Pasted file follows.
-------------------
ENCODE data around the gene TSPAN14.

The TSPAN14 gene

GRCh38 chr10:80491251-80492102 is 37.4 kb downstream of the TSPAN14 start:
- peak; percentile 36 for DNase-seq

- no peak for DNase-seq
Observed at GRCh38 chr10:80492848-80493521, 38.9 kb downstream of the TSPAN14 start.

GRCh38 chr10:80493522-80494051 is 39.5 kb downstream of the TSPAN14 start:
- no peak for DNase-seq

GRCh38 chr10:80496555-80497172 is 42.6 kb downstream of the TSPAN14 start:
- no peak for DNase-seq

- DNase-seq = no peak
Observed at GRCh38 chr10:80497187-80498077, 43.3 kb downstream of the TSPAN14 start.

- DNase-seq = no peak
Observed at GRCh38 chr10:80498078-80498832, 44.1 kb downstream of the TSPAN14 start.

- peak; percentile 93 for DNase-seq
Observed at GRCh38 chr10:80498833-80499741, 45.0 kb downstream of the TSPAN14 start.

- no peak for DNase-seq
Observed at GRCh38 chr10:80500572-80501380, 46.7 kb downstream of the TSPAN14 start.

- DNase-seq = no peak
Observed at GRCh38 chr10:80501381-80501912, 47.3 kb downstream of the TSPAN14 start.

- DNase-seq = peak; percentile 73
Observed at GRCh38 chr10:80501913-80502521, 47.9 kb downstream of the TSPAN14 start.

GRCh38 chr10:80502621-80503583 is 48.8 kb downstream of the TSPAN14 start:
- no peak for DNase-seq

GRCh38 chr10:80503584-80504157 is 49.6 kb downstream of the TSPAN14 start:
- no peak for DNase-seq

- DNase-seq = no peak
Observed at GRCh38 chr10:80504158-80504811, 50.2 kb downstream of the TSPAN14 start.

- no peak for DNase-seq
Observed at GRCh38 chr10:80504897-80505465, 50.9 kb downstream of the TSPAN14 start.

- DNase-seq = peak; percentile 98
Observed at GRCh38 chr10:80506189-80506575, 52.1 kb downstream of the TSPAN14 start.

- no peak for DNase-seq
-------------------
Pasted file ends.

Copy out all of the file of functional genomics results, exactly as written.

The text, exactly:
ENCODE data around the gene TSPAN14.

The TSPAN14 gene

GRCh38 chr10:80491251-80492102 is 37.4 kb downstream of the TSPAN14 start:
- peak; percentile 36 for DNase-seq

- no peak for DNase-seq
Observed at GRCh38 chr10:80492848-80493521, 38.9 kb downstream of the TSPAN14 start.

GRCh38 chr10:80493522-80494051 is 39.5 kb downstream of the TSPAN14 start:
- no peak for DNase-seq

GRCh38 chr10:80496555-80497172 is 42.6 kb downstream of the TSPAN14 start:
- no peak for DNase-seq

- DNase-seq = no peak
Observed at GRCh38 chr10:80497187-80498077, 43.3 kb downstream of the TSPAN14 start.

- DNase-seq = no peak
Observed at GRCh38 chr10:80498078-80498832, 44.1 kb downstream of the TSPAN14 start.

- peak; percentile 93 for DNase-seq
Observed at GRCh38 chr10:80498833-80499741, 45.0 kb downstream of the TSPAN14 start.

- no peak for DNase-seq
Observed at GRCh38 chr10:80500572-80501380, 46.7 kb downstream of the TSPAN14 start.

- DNase-seq = no peak
Observed at GRCh38 chr10:80501381-80501912, 47.3 kb downstream of the TSPAN14 start.

- DNase-seq = peak; percentile 73
Observed at GRCh38 chr10:80501913-80502521, 47.9 kb downstream of the TSPAN14 start.

GRCh38 chr10:80502621-80503583 is 48.8 kb downstream of the TSPAN14 start:
- no peak for DNase-seq

GRCh38 chr10:80503584-80504157 is 49.6 kb downstream of the TSPAN14 start:
- no peak for DNase-seq

- DNase-seq = no peak
Observed at GRCh38 chr10:80504158-80504811, 50.2 kb downstream of the TSPAN14 start.

- no peak for DNase-seq
Observed at GRCh38 chr10:80504897-80505465, 50.9 kb downstream of the TSPAN14 start.

- DNase-seq = peak; percentile 98
Observed at GRCh38 chr10:80506189-80506575, 52.1 kb downstream of the TSPAN14 start.

- no peak for DNase-seq